Sam Gross — a cartoonist best known for his panels dealing with precocious animals in The New Yorker—has ventured onto treacherous ground in this collection.
The subtitle, jacket copy, and a brief afterword take pains to point out that these drawings, all of which involve the swastika, are meant to be funny, in an attempt to take the sting out of that powerful symbol of evil.
But the most successful of the cartoons here are not so much funny as they are wry. The best of the bunch show ordinary people accepting the swastika as an integral part of their world’s decor, quietly satisfied at the fetishistic sense of belonging it confers while stupidly unaware of any darker connotations it may carry. Several panels make an explicit link between the swastika and various pests — usually insect — nicely suggesting the insidious nature of evil as it infests an otherwise humdrum world and comes to be accepted as a minor nuisance at best.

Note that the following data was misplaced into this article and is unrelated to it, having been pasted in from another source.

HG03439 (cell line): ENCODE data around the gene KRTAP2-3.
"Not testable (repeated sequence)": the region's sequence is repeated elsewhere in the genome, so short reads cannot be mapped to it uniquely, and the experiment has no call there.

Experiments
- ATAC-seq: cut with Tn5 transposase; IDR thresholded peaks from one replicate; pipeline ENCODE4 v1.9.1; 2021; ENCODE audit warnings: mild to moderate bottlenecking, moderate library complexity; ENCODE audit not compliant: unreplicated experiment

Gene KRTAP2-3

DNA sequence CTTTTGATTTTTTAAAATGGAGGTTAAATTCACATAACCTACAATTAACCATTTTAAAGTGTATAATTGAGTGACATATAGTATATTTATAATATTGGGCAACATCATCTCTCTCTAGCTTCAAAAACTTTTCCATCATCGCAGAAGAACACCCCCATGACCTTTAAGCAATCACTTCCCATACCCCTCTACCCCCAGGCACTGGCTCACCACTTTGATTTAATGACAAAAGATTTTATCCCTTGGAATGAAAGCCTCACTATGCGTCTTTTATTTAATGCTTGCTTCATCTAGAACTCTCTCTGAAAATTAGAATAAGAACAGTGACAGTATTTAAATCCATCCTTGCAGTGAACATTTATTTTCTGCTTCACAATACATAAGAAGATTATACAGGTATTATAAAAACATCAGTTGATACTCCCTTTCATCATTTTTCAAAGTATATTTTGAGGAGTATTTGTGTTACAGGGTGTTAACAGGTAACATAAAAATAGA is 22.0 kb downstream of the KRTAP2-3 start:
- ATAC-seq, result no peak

Gross’ work here does not rise to the level of such masterful predecessors as Chaplin, Lubitsch, Brooks, and Spiegelman, whose success at satirizing Nazism was limited at best, but it does raise important questions about the limits of satire and the power of symbols. This is a volume worth owning, if only for the thoughts it will provoke.